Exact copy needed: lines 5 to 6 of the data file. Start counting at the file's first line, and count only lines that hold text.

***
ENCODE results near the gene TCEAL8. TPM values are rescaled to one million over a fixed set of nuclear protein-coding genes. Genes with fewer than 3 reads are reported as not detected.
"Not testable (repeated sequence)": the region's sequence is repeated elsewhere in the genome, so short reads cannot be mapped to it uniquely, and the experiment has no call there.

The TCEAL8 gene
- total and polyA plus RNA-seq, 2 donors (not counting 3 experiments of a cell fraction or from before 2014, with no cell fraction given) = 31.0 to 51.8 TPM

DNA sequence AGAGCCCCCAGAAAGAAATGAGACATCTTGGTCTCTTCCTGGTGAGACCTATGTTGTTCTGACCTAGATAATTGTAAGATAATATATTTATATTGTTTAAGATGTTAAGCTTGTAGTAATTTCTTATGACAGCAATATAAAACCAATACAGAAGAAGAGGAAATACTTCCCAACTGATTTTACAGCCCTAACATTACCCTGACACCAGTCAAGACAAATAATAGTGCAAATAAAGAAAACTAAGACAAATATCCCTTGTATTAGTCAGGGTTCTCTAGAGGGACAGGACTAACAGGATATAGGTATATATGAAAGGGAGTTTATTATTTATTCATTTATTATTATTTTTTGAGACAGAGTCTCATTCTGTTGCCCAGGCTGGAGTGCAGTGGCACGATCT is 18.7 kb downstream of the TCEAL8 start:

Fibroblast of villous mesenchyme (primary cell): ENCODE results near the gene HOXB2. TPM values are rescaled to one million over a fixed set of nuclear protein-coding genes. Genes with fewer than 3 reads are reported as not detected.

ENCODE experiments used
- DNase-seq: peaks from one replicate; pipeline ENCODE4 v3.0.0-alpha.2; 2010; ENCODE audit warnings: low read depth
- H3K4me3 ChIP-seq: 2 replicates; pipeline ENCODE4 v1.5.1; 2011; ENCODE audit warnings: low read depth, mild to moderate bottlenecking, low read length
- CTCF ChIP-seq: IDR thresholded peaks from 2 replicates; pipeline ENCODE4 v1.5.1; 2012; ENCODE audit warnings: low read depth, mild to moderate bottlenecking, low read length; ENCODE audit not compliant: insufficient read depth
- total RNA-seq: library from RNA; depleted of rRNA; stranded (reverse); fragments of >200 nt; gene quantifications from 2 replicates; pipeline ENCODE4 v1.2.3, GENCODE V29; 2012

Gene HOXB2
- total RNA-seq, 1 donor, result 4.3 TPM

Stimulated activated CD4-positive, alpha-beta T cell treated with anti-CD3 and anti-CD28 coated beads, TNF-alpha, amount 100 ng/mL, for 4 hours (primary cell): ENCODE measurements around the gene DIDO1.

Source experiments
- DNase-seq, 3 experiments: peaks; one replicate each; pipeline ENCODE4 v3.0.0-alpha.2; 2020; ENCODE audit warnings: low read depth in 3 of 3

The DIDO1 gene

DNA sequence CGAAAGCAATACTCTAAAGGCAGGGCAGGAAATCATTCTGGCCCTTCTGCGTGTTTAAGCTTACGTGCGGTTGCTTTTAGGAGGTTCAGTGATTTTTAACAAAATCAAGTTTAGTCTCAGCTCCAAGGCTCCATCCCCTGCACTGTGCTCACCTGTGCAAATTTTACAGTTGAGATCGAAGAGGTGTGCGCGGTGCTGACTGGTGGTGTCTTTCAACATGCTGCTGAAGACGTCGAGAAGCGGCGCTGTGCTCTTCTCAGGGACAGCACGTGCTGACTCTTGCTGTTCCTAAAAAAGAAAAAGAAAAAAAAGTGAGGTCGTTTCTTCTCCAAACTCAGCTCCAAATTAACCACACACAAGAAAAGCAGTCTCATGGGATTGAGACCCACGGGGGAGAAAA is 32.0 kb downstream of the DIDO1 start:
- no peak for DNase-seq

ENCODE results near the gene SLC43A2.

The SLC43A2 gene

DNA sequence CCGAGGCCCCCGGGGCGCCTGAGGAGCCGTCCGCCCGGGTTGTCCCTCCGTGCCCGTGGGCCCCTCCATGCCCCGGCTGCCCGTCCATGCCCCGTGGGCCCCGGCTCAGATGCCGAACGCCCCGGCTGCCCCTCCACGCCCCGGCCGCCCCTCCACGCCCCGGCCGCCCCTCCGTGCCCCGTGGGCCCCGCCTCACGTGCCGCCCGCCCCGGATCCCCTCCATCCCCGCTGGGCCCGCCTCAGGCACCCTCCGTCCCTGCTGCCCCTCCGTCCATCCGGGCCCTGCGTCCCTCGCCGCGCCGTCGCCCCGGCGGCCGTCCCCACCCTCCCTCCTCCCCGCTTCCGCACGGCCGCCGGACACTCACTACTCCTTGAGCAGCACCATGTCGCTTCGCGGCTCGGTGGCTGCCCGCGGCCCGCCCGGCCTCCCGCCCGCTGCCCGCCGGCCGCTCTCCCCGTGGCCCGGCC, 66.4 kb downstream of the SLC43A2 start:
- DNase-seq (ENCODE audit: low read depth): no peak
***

DNA sequence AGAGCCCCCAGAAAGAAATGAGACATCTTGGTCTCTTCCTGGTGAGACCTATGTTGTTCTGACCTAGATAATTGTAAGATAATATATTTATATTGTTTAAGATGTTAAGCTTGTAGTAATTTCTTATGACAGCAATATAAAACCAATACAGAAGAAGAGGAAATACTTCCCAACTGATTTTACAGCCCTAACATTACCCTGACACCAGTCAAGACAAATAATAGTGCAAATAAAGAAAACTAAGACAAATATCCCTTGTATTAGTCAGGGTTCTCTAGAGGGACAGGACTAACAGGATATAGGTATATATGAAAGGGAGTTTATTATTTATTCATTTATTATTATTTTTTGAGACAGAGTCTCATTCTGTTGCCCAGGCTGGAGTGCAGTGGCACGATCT is 18.7 kb downstream of the TCEAL8 start:

Fibroblast of villous mesenchyme (primary cell): ENCODE results near the gene HOXB2. TPM values are rescaled to one million over a fixed set of nuclear protein-coding genes. Genes with fewer than 3 reads are reported as not detected.